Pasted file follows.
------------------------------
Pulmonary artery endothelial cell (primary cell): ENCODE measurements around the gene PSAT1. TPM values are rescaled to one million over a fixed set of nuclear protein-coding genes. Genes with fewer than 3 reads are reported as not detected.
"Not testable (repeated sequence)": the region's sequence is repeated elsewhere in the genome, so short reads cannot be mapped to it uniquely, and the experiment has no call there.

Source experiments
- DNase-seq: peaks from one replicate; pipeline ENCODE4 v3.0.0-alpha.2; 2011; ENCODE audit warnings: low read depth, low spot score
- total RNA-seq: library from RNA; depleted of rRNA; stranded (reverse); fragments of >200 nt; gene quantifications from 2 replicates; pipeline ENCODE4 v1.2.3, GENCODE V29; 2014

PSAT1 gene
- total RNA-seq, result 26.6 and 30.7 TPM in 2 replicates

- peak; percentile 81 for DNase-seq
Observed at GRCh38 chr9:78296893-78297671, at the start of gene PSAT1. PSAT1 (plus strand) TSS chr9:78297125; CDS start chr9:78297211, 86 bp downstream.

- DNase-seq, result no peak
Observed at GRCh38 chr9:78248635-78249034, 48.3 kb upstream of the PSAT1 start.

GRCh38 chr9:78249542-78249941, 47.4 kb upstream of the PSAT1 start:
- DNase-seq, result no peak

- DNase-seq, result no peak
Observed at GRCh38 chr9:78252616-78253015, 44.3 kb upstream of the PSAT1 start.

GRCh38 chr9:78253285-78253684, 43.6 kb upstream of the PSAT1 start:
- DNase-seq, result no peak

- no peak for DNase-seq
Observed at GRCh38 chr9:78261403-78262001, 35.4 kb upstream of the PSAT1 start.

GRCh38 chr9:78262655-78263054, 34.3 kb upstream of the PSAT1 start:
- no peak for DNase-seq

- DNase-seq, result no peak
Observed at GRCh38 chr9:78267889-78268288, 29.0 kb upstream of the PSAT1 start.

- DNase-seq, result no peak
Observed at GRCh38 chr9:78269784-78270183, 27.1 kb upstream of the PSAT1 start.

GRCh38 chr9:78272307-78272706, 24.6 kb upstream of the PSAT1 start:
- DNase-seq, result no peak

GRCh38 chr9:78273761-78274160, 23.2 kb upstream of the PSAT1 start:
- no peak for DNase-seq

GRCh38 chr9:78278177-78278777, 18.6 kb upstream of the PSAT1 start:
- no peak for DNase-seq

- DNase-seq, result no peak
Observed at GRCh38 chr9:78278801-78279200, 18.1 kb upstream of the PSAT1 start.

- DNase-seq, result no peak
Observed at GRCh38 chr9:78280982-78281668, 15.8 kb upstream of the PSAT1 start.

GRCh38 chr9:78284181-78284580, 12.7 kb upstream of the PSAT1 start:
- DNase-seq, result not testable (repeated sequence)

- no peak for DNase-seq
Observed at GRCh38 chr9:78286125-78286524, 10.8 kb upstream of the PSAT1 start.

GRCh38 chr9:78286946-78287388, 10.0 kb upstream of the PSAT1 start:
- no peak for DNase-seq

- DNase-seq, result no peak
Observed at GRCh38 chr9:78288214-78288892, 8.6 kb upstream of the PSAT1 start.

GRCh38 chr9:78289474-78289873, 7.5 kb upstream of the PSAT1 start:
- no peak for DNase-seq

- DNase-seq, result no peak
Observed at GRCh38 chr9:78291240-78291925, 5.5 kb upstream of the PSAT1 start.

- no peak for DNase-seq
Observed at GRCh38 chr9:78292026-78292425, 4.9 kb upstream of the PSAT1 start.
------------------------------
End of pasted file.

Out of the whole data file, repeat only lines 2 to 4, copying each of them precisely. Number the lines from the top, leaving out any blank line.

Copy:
"Not testable (repeated sequence)": the region's sequence is repeated elsewhere in the genome, so short reads cannot be mapped to it uniquely, and the experiment has no call there.

Source experiments
- DNase-seq: peaks from one replicate; pipeline ENCODE4 v3.0.0-alpha.2; 2011; ENCODE audit warnings: low read depth, low spot score